CORPORATE GREENING 2.0: CREATE AND COMMUNICATE YOUR COMPANY'S CLIMATE CHANGE & SUSTAINABILITY STRATEGIES
Corporate executives face new demands as energy and environmental issues combine to create the Corporate Greening 2.0 era. Politicians, social activists, investors and customers expect companies to move beyond "going green" to deal with global warming and fuel factors. C-suite thinking now centers on ways to manage risks, satisfy stakeholders, meet requirements and beat competitors. Corporate Greening 2.0 explains how economic, social and political spurs will raise accountability and create opportunity. It examines the roots of an economic condition that will develop over the next several decades — carbonomics — where the price of carbon dominates key business decisions. It charts the forward course — what to expect as the war on carbon unfolds in the U.S. — and it tells how CEOs and corporate communicators can engage successfully. The book's Guide to Corporate Climate Change and Sustainability Positions provides an overview of leading company moves.
Corporate Greening 2.0 offers business management teams and especially corporate chief communications officers insights that I believe they can use in their work as advisors to top management and engagement with company stakeholders on the sociopolitical issue of climate change and carbon constraint, and in forming and implementing sustainability strategies. I appreciate all the people — in business, consultant, government, academic and NGO communities — who have let me in on their challenges and shared what they've learned. That's what this book is based on and I welcome any comments, corrections or chance for continued dialogue. I invite readers to visit, and feel free to contact me through the email facility available in, my Web site: www.envirocomm.com.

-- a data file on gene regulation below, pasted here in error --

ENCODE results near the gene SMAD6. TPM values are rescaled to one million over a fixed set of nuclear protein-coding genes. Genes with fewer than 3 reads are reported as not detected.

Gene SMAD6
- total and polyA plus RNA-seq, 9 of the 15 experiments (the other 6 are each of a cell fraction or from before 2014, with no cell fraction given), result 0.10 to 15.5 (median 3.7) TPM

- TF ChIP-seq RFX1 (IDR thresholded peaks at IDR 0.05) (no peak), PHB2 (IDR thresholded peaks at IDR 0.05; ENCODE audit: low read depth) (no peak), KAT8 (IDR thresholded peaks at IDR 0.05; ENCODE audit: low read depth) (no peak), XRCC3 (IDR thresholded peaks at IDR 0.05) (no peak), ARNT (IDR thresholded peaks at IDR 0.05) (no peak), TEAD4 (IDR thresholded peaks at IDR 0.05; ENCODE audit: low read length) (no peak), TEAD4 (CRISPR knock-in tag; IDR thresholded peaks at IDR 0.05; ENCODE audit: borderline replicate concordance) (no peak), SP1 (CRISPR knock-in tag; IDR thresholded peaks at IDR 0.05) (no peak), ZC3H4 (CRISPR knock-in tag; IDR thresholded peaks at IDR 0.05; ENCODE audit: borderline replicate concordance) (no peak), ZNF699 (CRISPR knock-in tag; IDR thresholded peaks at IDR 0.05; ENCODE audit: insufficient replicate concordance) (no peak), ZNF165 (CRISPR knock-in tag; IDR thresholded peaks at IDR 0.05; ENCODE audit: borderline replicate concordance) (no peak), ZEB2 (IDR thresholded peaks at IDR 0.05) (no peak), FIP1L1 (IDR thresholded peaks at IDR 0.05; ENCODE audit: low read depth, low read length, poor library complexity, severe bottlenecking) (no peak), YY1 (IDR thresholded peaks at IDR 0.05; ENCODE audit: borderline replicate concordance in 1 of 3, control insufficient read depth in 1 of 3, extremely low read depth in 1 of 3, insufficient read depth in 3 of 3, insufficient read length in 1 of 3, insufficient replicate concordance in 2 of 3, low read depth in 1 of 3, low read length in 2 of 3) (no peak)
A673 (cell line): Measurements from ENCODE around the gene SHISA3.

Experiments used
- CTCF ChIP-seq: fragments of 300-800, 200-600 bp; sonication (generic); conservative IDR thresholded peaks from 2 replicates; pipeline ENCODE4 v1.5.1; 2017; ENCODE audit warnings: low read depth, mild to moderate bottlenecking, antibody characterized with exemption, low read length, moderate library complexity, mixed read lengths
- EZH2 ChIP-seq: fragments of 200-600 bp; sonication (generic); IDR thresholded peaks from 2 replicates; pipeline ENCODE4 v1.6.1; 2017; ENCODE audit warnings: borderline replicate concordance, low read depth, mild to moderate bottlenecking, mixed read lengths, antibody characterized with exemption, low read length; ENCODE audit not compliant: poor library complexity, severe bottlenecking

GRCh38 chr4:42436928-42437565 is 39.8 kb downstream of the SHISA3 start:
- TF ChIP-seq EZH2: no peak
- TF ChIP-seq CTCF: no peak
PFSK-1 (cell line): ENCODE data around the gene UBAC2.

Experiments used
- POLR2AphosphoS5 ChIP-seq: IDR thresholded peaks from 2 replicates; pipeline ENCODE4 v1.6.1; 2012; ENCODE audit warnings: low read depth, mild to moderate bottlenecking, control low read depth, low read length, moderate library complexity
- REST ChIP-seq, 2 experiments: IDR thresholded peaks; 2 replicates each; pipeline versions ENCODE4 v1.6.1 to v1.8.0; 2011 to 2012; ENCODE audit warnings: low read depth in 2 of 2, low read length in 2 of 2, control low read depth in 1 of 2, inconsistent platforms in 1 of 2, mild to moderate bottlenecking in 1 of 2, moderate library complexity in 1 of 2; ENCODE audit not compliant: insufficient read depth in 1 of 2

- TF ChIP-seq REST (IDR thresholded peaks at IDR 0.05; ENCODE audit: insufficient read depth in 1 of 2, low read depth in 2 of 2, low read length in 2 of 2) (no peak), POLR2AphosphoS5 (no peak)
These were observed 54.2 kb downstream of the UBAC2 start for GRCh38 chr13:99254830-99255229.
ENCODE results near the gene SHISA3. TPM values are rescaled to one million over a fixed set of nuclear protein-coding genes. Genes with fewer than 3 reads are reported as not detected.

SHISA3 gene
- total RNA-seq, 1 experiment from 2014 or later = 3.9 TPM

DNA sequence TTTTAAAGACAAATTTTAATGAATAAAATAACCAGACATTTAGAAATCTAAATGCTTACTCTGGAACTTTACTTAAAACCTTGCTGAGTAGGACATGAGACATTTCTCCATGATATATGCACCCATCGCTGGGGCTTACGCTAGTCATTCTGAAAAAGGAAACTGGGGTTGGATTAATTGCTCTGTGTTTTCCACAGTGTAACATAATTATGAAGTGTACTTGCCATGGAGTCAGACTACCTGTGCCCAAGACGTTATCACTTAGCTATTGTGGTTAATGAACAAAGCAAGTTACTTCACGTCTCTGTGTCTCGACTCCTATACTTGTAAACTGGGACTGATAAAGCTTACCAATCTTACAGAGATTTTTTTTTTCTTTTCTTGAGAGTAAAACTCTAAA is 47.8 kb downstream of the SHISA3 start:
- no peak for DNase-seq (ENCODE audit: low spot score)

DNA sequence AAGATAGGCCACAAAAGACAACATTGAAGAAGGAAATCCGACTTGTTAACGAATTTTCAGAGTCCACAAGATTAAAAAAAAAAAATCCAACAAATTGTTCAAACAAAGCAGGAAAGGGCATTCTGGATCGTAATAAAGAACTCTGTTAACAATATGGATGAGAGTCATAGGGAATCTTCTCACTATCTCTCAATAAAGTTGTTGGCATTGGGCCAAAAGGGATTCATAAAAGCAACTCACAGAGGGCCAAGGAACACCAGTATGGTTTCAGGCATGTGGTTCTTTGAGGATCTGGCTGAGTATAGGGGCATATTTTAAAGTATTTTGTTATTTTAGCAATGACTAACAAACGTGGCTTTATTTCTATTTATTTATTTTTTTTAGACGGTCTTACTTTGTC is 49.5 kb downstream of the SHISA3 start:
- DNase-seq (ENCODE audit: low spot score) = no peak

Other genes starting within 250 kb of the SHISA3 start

E. Bruce Harrison, author, counselor and business owner, began his career as a reporter for Alabama and Georgia newspapers before going to Washington as congressional aide. He has worked as vice president and chief communications officer at a Fortune 500 company in New York and as head of an international counseling firm in Washington. He served as a trustee and the first executive professional of the Arthur W. Page Society and PR Week named him one of America's "100 Most Influential Public Relations Professionals of the 20th Century" for his work in corporate environmental and social accountability.